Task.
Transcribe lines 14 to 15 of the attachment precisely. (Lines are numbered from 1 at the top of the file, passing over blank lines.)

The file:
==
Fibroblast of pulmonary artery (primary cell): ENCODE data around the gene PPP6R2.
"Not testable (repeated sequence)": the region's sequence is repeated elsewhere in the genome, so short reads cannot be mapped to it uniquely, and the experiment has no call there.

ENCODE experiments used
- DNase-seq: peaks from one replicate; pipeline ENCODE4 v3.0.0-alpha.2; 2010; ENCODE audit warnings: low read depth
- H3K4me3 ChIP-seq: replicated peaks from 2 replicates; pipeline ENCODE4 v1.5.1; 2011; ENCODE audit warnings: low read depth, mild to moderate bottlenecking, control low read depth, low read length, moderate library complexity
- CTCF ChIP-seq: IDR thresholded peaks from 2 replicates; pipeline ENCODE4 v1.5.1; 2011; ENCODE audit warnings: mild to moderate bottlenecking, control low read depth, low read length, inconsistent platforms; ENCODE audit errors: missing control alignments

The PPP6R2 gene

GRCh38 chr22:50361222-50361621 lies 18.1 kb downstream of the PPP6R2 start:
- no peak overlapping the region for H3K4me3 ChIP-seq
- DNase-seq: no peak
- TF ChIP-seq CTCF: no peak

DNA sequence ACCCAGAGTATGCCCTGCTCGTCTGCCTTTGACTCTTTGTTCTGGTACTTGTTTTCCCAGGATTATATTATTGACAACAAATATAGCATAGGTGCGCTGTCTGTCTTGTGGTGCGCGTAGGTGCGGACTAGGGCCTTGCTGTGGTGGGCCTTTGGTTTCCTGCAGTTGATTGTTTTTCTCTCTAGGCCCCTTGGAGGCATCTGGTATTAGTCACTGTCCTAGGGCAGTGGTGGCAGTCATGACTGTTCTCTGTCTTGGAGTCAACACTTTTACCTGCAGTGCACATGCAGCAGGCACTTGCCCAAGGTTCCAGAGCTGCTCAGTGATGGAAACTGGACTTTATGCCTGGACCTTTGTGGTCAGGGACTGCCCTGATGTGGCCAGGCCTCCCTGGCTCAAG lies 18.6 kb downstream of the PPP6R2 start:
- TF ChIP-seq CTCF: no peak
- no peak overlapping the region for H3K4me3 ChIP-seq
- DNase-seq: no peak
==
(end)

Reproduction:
- no peak overlapping the region for H3K4me3 ChIP-seq
- DNase-seq: no peak